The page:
NICOLA Sturgeon has said she does not expect to reconcile with Alex Salmond after the pair’s bitter falling out.

The First Minister said she didn’t think she and her predecessor would ever “go back to the way things were”.

It was a “source of quite deep sadness” for her, she said.

The present and former SNP leaders fell out spectacularly in 2018 after the Scottish Government launched a probe into sexual misconduct claims against Mr Salmond related to his time in office as First Minister.

Mr Salmond successfully challenged the process in a judicial review, showing it had been unfair, unlawful and “tainted by apparent bias”, and was awarded £512,00 in legal costs.

A few days after his win in the civil court in January 2019, he was changed with multiple counts of sexual assault, then cleared of all of them in a trial in March 2020.

During the Holyrood inquiry set up to examine the Scottish Government’s doomed defence of the judicial review, Mr Salmond claimed he had been the victim of a high-level plot in the SNP to smear him, and even have him jailed.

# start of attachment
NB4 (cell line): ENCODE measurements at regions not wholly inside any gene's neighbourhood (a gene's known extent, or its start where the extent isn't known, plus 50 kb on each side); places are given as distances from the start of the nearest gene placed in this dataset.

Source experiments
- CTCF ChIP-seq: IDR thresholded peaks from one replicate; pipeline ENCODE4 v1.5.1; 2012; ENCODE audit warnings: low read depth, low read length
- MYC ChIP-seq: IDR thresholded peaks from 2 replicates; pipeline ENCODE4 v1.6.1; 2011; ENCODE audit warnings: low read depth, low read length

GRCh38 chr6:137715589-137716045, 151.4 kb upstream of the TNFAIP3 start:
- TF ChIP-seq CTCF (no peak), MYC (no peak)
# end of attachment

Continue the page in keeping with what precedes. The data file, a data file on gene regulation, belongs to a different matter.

He accused Ms Sturgeon’s husband, the SNP chief executive Peter Murrell, of being part of the “concerted and malicious effort” against him, which Mr Murrell denied.

In March, Mr Salmond then launched the Alba party with the aim of taking list votes from the SNP in order to create a ‘supermajority’ for independence at Holyrood.

Ms Sturgeon said it was driven by his ego, while others said he was motivated by revenge.

However during the campaign, Ms Sturgeon said she had once loved Mr Salmond, so close had they been as colleagues, a remark he said was very kind and generous of her.

But asked on the BBC’s Andrew Marr show if there was “any chance of a personal rapprochement”, Ms Sturgeon said: “I don’t think Alex Salmond and I are going to go back to the way things were. 

“There is nothing about what has happened around Alex Salmond in the last few years that gives me any pleasure whatsoever. 

“It is a source of quite deep sadness to me, and that's personal obviously, the politics are separate.”